A collage of covers of Rosemary Sutcliff books, taken from Library Thing.
Posts Tagged ‘illustration’
Illustrators of Rosemary Sutcliff’s historical fiction, re-tellings, and children’s stories books (up-dated) | 1950-95
Posted in Alan Lee, C. Walter Hodges, Charles Keeping, Heather Chichester-Clark, Illustrators and Illustration, Richard Kennedy, Shirley Felts, Victor Ambrus, tagged children's books, illustration on February 1, 2014 | 3 Comments »
I am inching forwards in compiling a complete listing of all the illustrators of Rosemary Sutcliff’s historical novels for children and adults, and of her writing for children (and others). I think this is now accurate - but does not yet cover book covers – but would as always welcome comments and improvements to the updated list. I think it may now be complete? But I need to move on to editions outside the UK. All help welcome.
Illustrators are: Lazlo Acs, Victor Ambrus, Michael Charlton, Emma Chichester Clark, Richard Cuffari, Shirley Felts, C Walter Hodges, Jane Johnson, Charles Keeping, Richard Kennedy, John Lawrence, Richard Lebenson, Alan Lee, John Vernon Lord, Alan Marks, and Ralph Thompson. The books they illustrated were: (more…)
I LOVE books. I love gardens too, especially mysterious old gardens with twisty turning paths and strange statuary and secret grottoes of flowers. I love history and old things, especially the sort of old things one finds in the poky corners of antique shops and in dusty old attics. And I love things that smack of magic, be it fairy tale transformations or quirky oddness a la Wonderland. When I find a book that combines all of those things in one place, well, let’s just say I am one happy, happy bookworm.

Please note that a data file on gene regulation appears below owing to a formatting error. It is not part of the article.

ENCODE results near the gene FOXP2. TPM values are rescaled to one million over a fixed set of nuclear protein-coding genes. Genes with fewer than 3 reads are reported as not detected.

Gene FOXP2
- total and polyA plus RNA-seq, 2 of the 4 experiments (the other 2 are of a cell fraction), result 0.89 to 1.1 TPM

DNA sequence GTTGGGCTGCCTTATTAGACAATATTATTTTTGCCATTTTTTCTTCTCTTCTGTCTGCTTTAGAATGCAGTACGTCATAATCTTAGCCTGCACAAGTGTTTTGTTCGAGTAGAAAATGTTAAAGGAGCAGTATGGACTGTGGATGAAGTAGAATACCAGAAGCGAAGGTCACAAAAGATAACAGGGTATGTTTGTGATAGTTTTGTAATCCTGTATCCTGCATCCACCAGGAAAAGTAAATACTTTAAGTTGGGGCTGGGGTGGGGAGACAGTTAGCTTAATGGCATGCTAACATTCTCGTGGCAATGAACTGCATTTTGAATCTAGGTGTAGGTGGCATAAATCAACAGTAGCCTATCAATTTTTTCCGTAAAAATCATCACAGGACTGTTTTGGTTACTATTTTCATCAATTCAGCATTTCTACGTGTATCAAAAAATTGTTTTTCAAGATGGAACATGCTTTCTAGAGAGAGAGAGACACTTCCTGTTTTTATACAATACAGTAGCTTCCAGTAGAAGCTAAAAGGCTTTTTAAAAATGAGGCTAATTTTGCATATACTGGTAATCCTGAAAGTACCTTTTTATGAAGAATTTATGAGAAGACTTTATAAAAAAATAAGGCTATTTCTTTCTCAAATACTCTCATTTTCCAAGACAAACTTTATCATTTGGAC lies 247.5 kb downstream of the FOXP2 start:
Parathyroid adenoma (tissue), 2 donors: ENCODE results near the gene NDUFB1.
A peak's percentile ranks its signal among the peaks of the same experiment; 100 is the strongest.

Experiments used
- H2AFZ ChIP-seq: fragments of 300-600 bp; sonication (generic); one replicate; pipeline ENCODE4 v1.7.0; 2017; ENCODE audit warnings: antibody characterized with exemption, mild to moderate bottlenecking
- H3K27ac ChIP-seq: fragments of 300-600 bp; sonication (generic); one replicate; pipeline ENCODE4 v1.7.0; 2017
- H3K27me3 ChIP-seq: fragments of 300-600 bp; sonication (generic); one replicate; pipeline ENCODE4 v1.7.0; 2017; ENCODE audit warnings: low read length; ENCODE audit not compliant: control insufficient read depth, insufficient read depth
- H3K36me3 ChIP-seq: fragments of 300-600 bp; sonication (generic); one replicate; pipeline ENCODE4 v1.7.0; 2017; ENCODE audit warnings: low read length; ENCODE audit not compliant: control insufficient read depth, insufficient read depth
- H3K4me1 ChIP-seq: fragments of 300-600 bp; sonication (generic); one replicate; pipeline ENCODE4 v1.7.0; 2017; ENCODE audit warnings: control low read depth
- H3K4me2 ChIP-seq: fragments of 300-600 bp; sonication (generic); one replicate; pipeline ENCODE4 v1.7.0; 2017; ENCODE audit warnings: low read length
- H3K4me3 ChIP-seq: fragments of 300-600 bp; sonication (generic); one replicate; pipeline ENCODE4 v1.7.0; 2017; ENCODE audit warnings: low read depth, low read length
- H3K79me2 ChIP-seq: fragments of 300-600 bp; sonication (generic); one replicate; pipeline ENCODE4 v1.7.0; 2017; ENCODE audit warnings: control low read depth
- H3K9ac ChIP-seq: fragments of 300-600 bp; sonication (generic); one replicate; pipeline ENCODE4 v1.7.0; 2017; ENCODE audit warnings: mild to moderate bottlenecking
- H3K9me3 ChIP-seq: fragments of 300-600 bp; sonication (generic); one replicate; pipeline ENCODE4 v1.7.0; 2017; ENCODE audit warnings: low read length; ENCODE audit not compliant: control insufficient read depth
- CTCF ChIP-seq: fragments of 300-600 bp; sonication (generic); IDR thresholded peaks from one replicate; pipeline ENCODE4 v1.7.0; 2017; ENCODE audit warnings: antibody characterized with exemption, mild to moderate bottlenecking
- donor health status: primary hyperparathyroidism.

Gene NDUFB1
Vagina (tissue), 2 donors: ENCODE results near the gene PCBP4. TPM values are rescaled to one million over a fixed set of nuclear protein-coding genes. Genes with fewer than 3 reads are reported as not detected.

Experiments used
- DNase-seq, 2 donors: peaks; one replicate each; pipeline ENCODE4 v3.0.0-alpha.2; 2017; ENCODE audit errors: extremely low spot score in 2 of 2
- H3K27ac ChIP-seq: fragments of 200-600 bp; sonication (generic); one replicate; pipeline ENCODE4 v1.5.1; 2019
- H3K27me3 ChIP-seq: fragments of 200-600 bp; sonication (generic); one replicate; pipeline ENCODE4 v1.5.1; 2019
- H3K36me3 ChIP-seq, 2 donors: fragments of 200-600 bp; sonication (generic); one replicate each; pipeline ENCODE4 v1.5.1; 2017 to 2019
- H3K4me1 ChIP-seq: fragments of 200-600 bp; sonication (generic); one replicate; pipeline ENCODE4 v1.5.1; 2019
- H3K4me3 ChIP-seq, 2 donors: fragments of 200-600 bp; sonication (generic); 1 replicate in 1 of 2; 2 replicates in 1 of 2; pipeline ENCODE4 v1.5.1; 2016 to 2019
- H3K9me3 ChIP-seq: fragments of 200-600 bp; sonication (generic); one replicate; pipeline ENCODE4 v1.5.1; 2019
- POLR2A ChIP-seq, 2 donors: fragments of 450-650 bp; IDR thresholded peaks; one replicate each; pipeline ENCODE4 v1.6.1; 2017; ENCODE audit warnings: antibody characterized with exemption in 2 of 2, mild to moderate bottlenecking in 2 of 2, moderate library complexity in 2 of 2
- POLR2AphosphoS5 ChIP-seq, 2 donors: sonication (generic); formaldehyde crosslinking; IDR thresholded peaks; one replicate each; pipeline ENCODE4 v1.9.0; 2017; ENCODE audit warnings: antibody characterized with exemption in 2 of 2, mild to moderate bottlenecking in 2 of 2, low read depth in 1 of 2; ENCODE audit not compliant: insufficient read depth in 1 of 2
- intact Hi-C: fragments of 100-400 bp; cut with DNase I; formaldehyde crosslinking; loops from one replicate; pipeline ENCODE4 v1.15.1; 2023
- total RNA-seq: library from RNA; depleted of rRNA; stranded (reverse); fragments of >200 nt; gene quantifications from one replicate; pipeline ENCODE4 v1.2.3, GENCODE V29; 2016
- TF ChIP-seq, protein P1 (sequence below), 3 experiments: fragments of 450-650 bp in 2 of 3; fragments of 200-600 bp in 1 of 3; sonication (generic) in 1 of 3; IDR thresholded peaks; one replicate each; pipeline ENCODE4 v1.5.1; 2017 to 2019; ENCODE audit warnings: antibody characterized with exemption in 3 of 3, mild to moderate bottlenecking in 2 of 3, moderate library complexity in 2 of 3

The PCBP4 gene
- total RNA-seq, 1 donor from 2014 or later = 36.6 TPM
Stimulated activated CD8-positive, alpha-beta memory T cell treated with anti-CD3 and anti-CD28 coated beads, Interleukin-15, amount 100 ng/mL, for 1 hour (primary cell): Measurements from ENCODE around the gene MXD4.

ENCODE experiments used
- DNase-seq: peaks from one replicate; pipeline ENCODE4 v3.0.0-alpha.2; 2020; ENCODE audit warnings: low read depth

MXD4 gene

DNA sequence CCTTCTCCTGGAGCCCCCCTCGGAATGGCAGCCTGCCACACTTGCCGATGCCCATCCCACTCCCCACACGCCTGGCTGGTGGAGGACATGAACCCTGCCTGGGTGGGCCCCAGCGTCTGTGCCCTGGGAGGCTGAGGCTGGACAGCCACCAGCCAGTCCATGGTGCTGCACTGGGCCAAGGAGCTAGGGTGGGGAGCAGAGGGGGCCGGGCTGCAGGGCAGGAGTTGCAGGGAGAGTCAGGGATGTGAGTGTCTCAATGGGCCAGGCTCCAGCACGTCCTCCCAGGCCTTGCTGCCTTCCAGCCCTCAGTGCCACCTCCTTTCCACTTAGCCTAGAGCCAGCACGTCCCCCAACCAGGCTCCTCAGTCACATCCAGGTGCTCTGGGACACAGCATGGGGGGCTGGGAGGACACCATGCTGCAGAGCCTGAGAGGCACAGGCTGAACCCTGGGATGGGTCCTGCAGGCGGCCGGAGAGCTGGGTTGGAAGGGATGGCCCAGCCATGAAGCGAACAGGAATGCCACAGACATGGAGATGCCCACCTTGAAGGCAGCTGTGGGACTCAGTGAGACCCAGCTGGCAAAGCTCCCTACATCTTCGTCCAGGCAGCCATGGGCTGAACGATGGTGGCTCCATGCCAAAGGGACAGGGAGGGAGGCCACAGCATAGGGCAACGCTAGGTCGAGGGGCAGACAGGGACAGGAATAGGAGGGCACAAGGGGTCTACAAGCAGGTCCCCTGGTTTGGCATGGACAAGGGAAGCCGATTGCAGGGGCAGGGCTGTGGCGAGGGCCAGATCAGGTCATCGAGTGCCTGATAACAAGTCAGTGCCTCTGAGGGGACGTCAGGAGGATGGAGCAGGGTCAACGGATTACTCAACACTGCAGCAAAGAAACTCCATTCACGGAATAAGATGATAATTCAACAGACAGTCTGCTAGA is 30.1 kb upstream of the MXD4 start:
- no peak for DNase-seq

Chess Dream In A Garden is just that sort of book. For starters, it was written by Rosemary Sutcliff, which rocketed it to the top of my TBR list by that virtue alone. She is That Sort of Writer. If you aren’t acquainted with her work already, I highly recommend it. She wrote historical fiction, mostly focusing on Roman era Britain, and her ability to bring the past to life is uncanny. Her books are not always easy reads (they use challenging vocabulary and poetic imagery), but they are the sort that engulf and engross the reader and cause you to lose yourself in a world of the author’s making. Despite their antiquitous subject matter, she injects them with deeper, timeless themes of the universal human struggles of personality and power that make them relevant and relatable to modern readers. Although most of them are classified as kid lit, they are equally enjoyable to adults.
Via the intriguing ‘Playing by the Book’ blog by Zoe Toft, I have been reminded that last month the British Library released from a selection of 17th, 18th and 19th century books over 1 million imagess which are available on Flickr for anyone to browse and use.
The pictures are organised in sets; one is ‘Children’s Book Illustration – found by the community from the Mechanical Curator Collection’